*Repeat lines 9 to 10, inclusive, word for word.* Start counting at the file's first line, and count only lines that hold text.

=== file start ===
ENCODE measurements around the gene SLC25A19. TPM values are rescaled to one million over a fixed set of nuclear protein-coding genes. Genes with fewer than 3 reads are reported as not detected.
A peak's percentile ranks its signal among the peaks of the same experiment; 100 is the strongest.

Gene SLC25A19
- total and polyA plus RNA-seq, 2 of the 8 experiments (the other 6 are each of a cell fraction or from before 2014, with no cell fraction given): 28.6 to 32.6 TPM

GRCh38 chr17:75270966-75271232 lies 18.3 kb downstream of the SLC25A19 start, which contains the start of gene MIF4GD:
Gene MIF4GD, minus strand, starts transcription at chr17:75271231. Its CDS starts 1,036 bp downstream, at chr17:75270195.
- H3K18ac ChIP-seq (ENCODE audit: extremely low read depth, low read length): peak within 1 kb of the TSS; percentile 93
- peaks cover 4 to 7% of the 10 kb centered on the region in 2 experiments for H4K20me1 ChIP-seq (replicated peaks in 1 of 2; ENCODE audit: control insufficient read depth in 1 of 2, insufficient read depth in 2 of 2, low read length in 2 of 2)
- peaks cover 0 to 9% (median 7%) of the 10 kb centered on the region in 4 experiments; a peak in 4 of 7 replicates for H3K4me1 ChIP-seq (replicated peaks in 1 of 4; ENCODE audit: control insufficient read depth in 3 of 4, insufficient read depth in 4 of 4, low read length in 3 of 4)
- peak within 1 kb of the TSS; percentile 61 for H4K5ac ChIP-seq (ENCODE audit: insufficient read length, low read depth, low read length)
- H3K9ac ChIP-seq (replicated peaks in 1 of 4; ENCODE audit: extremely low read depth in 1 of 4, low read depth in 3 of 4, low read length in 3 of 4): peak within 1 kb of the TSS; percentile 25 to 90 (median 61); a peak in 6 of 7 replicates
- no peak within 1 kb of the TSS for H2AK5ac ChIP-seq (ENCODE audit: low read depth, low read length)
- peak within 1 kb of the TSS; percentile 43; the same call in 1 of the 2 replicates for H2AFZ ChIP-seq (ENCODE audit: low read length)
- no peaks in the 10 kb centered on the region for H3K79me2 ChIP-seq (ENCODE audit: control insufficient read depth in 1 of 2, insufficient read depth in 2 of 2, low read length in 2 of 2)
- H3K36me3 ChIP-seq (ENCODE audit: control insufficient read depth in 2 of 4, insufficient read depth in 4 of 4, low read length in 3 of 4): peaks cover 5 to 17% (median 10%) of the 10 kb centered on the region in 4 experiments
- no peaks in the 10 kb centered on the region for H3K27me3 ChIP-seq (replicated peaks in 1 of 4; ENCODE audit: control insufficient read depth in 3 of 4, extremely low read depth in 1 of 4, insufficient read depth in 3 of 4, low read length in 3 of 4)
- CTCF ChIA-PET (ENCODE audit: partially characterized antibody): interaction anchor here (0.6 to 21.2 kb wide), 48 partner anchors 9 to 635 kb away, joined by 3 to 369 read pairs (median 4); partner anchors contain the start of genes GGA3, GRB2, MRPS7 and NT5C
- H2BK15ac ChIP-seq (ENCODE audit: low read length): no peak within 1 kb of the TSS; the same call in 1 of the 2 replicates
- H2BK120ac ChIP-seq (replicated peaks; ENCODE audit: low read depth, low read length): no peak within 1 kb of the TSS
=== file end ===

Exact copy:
- peaks cover 0 to 9% (median 7%) of the 10 kb centered on the region in 4 experiments; a peak in 4 of 7 replicates for H3K4me1 ChIP-seq (replicated peaks in 1 of 4; ENCODE audit: control insufficient read depth in 3 of 4, insufficient read depth in 4 of 4, low read length in 3 of 4)
- peak within 1 kb of the TSS; percentile 61 for H4K5ac ChIP-seq (ENCODE audit: insufficient read length, low read depth, low read length)